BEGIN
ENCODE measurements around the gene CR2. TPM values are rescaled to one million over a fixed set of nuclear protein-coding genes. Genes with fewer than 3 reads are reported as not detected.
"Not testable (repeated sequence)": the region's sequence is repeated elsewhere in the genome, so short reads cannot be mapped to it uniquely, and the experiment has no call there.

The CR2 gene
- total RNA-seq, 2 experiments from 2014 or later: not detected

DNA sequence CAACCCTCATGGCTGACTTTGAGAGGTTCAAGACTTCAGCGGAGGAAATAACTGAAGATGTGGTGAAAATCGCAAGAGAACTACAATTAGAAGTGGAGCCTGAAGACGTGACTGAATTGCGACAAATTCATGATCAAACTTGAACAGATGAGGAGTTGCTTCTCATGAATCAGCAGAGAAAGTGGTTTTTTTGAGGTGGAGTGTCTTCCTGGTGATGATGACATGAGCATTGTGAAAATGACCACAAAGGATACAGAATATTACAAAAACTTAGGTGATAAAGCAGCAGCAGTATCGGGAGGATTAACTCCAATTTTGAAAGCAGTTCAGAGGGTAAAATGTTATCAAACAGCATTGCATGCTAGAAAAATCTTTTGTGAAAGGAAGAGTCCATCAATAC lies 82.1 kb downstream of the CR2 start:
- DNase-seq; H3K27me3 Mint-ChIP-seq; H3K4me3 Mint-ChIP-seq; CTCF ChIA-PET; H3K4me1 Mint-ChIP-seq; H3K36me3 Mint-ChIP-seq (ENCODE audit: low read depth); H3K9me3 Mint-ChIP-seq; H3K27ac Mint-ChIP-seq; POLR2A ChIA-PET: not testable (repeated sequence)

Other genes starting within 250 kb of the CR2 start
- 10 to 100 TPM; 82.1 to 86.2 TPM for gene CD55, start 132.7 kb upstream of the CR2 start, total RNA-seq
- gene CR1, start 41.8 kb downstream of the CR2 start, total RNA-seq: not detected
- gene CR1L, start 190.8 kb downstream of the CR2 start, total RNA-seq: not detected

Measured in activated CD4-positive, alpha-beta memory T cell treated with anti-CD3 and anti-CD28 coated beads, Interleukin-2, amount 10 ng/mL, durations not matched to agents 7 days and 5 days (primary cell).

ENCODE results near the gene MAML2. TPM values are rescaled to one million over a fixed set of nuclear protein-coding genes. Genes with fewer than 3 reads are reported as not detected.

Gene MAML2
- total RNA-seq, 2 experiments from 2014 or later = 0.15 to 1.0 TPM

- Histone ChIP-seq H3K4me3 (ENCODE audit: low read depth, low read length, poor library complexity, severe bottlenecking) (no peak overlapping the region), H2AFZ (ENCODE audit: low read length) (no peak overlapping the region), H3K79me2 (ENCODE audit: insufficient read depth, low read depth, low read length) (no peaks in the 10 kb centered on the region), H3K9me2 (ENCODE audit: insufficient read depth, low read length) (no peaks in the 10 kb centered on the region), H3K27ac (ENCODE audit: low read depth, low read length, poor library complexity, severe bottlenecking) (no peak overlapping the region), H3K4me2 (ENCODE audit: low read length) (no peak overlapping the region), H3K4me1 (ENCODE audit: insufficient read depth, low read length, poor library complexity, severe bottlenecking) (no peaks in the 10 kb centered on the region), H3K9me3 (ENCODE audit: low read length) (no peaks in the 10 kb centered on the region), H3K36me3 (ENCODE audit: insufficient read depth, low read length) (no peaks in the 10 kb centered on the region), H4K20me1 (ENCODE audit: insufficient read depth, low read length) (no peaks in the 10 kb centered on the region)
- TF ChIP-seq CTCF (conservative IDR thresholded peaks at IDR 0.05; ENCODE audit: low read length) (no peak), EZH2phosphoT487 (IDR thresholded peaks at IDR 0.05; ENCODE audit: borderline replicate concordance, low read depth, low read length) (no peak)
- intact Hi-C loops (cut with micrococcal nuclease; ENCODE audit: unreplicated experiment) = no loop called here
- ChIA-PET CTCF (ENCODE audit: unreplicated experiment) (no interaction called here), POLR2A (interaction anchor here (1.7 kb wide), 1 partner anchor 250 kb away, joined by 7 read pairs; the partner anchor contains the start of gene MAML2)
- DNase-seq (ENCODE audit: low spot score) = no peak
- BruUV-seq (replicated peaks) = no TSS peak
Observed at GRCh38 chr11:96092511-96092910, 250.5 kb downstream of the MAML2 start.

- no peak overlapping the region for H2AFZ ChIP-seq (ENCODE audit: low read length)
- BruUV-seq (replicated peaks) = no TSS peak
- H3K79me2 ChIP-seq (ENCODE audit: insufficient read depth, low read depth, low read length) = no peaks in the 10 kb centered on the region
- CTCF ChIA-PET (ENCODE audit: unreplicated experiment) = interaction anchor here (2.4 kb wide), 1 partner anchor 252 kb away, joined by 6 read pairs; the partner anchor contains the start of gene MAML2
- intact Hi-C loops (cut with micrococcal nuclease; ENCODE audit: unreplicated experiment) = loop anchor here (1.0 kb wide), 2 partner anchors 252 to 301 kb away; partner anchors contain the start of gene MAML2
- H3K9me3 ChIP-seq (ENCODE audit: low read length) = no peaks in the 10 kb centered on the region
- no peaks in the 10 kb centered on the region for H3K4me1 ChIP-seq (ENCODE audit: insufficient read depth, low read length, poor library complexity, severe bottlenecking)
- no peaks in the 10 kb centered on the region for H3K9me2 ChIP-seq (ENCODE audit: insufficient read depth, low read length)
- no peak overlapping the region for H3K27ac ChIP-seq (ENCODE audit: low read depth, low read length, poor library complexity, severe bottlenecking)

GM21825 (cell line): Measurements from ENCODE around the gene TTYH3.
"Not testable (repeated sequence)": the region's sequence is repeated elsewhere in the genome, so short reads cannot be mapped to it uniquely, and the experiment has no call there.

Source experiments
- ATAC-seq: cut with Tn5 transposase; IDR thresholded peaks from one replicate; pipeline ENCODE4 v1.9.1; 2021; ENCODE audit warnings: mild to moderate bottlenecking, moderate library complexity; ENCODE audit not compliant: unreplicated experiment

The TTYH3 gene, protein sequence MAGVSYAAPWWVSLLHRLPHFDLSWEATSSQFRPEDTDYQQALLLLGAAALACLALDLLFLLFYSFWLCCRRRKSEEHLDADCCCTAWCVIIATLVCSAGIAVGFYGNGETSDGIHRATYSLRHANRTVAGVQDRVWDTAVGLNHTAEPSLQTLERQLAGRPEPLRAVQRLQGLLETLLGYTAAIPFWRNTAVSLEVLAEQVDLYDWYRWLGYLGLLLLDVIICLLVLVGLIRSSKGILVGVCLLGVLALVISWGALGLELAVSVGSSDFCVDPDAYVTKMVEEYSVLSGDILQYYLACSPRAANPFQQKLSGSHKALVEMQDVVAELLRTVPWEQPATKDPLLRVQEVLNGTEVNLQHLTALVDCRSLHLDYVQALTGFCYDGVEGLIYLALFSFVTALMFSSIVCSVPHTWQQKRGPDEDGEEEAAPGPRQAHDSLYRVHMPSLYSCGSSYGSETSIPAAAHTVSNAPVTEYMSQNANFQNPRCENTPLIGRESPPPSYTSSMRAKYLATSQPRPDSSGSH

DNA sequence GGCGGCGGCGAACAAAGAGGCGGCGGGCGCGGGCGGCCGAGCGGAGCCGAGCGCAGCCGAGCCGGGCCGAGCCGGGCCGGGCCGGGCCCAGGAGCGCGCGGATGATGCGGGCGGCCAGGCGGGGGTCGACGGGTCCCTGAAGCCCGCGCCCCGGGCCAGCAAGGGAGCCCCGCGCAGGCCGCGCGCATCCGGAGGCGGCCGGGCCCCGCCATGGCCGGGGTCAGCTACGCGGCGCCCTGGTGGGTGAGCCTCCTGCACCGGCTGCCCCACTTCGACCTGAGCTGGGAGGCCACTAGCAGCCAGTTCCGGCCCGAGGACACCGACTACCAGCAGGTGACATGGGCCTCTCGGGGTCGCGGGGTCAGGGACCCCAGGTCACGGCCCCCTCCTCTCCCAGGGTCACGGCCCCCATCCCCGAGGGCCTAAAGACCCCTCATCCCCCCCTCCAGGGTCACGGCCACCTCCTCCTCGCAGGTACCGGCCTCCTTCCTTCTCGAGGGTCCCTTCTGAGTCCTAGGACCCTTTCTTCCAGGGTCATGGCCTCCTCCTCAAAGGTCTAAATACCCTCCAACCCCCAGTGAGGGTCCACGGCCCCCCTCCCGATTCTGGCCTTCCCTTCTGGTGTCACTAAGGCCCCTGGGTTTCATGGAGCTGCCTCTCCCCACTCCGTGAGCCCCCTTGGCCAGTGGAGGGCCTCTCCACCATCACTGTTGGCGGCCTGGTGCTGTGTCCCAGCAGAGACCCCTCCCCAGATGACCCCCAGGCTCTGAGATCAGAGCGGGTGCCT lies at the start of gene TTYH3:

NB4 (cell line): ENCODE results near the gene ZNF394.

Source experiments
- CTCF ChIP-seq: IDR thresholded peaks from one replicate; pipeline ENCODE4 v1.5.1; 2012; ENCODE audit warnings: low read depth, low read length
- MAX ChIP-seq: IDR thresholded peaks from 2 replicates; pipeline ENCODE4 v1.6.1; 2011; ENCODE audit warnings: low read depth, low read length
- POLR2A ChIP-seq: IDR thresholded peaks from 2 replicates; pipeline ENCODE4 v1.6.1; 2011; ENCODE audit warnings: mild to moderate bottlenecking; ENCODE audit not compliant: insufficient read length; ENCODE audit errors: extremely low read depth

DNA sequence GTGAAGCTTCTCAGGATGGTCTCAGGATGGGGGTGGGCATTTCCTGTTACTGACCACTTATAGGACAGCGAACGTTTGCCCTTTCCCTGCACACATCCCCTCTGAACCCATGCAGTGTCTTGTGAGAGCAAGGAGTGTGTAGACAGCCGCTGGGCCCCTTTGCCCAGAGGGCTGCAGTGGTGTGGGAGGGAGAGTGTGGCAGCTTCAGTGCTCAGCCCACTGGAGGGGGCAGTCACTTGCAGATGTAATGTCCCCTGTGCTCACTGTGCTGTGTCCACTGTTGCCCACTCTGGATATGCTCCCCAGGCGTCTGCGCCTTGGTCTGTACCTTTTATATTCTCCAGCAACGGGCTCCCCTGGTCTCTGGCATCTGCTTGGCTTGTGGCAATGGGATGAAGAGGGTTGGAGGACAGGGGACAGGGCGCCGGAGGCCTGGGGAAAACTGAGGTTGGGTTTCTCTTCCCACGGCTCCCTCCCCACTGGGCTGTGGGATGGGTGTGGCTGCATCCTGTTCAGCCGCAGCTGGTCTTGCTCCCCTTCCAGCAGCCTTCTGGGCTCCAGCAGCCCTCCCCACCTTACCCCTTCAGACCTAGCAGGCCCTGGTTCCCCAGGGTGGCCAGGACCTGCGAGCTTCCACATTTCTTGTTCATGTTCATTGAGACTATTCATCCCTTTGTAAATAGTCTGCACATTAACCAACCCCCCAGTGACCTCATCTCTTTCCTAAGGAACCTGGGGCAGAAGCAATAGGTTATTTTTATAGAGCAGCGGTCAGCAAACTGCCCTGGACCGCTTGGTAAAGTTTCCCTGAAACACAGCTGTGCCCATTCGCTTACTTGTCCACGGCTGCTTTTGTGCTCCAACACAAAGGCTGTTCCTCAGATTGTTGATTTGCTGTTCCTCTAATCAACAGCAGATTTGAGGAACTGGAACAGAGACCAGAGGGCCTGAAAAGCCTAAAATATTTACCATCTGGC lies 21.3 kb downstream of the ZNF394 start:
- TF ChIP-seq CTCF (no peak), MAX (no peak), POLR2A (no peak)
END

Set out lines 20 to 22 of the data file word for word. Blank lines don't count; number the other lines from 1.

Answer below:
- BruUV-seq (replicated peaks) = no TSS peak
Observed at GRCh38 chr11:96092511-96092910, 250.5 kb downstream of the MAML2 start.

- no peak overlapping the region for H2AFZ ChIP-seq (ENCODE audit: low read length)